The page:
The other two candidates for the job are Peer Steinbrück, former Finance Minister to Merkel who has been extremely critical of Merkel’s handling of the EU Crisis and Rainer Brüderle who believes that Greece leaving the EU would not be a “calamity.”

 

Obviously whoever wins this election will change the political landscape for Europe significantly. As a result, the run up to this election will have a significant impact on the markets for 2013, much as the Obama-Romney Presidential campaigns had significant impacts on the US markets in 2012.

 

An important issue for this campaign will be the German economy. Germany is the second largest exporter of goods in the world behind China. And the German economy is getting slammed due to:

 

  1. The EU economy collapsing.
  2. The ECB’s interventions have pushed the Euro higher hurting export profits.

 

By most counts Europe is an economic disaster. Southern countries such as Spain and Greece have begun to resemble third world countries with commensurate poverty and malnutrition. However, even when we include stronger economies such as Germany, the EU as a whole is back in recession as of September 2012. With 71% of German exports going to the EU, this is a real problem for the German economy.

 

Regarding #2, every tick higher in the Euro means less profits for Germany. And the Euro has been rising dramatically since July when the ECB first hinted at providing unlimited bond buying to backstop the EU banking system.

 

As a result of this, the German economy is estimated to have shrunken 0.5% in the fourth quarter of 2012. If things continue to worsen here, Germany’s population will grow increasingly unhappy with the prospect of more EU bailouts. And with Merkel battling for re-election this year, this could potentially upset her high wire act of balancing German voter sentiment with a pro-EU agenda.

 

With that in mind, the recent state election loss is a bad omen for Merkel. True, the loss occurred by a razor thin margin. But as we mentioned before, politics is everything in Europe. The more energy Merkel has to devote to wooing German voters the less energy she will have to focus on maintaining her “we’ll backstop the EU” policy.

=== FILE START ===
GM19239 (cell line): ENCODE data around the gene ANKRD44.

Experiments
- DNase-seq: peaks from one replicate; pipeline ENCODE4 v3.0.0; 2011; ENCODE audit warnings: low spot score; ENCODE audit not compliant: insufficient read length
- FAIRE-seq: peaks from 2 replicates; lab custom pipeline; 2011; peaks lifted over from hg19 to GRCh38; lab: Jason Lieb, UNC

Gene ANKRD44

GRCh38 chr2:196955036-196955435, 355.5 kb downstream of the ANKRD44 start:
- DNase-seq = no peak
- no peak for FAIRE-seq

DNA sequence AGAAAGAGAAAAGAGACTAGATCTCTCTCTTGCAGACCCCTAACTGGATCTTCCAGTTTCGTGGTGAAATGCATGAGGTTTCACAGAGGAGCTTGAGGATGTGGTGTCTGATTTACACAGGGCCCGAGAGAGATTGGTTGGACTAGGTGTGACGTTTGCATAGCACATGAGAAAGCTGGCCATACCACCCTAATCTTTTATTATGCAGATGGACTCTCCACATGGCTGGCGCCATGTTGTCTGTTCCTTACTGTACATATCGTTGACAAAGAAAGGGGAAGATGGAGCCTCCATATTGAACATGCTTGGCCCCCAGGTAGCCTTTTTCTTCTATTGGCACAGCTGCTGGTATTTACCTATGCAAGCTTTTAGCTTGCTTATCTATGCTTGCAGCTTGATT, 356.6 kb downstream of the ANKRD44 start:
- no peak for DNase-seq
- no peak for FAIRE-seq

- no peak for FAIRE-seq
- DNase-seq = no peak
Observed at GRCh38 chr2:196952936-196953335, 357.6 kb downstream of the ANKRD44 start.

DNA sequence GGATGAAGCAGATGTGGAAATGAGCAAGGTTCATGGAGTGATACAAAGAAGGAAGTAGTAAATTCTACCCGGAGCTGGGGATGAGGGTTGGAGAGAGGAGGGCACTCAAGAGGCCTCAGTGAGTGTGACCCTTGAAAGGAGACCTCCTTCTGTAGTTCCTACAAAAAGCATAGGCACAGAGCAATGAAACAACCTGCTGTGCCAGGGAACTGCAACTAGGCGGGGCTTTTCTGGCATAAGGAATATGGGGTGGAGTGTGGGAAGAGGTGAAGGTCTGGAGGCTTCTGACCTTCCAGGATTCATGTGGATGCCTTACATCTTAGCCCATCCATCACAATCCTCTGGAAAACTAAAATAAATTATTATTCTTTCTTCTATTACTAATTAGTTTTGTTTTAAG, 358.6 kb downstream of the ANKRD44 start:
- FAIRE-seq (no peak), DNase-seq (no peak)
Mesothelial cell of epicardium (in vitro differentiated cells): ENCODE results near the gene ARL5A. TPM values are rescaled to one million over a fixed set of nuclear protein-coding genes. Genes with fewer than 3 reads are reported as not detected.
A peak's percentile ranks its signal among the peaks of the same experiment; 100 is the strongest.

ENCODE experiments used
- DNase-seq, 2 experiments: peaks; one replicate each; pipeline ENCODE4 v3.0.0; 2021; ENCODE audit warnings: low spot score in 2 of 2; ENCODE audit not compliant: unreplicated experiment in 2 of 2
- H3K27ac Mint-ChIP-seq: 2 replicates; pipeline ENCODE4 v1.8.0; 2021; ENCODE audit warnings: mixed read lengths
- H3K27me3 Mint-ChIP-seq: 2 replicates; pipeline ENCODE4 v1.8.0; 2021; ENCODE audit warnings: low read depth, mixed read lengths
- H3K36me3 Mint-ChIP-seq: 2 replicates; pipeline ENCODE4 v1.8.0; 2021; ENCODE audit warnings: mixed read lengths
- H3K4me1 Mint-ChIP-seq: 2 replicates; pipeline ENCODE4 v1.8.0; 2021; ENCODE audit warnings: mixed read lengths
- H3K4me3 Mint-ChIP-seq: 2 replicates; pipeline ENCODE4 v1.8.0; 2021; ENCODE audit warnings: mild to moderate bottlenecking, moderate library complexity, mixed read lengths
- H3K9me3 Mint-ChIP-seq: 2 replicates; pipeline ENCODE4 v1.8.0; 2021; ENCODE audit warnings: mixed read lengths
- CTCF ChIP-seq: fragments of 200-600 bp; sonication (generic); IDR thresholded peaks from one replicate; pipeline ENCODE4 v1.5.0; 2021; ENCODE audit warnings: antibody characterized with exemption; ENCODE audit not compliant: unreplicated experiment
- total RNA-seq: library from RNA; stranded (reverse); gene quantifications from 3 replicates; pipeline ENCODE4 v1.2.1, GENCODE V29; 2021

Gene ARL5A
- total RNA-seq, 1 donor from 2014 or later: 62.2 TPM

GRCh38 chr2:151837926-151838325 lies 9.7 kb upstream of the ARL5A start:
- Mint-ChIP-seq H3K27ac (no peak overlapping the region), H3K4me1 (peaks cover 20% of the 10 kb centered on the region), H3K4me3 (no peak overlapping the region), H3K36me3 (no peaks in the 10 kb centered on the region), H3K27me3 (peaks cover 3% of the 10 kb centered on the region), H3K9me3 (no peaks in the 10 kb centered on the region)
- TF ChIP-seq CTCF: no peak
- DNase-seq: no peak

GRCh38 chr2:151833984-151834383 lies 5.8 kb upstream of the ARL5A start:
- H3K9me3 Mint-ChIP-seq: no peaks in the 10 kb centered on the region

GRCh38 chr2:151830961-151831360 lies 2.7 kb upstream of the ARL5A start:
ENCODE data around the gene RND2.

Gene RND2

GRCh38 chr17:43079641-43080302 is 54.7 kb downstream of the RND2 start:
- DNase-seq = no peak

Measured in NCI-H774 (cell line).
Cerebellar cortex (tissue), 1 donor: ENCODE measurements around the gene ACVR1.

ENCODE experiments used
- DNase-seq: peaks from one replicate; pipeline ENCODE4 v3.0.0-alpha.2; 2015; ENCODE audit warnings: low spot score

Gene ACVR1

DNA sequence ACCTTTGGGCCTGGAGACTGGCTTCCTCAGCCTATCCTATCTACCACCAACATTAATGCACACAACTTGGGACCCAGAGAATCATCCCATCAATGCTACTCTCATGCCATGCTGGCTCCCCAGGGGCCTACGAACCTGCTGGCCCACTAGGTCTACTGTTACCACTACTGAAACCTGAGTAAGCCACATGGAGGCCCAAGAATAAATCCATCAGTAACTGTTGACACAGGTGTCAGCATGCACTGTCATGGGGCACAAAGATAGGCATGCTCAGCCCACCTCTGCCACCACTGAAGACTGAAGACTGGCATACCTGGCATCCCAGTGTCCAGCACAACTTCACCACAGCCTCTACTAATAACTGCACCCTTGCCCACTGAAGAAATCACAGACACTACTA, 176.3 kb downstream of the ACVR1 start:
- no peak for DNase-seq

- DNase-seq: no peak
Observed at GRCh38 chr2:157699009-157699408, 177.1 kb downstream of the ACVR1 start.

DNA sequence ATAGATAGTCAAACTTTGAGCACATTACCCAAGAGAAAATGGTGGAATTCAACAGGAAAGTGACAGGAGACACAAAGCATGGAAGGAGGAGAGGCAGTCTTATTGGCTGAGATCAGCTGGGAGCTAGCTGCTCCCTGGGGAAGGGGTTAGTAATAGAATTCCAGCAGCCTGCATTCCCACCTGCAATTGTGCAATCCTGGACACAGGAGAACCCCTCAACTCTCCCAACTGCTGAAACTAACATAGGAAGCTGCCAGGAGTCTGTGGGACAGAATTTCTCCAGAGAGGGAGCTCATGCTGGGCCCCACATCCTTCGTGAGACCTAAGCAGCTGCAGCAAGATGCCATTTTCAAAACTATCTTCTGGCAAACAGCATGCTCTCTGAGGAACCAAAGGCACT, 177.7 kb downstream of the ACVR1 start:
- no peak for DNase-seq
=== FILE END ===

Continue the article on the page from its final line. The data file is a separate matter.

This will make for a very volatile year in European markets as the markets will be hinging on German officials’ statements throughout the campaign trail. With that in mind, the German economy will be an absolutely critical issue both for the German Federal elections and the solidarity of the EU as a whole in 2013.

 

We have produced a FREE Special Report available to all investors titled What Europe’s Collapse Means For You and Your Savings.

This report features ten pages of material outlining our independent analysis real debt situation in Europe (numbers far worse than is publicly admitted), the true nature of the EU banking system, and the systemic risks Europe poses to investors around the world.

It also outlines a number of investments to profit from this; investments that anyone can use to take advantage of the European Debt Crisis.

Best of all, this report is 100% FREE. You can pick up a copy today at:

http://gainspainscapital.com/eu-report/

Best

Phoenix Capital Research

 

 

 

 


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Sun, 02/03/2013 - 05:34 | Link to Comment skydrake
skydrake's picture

 

Why " If She falls, the EU could implode"?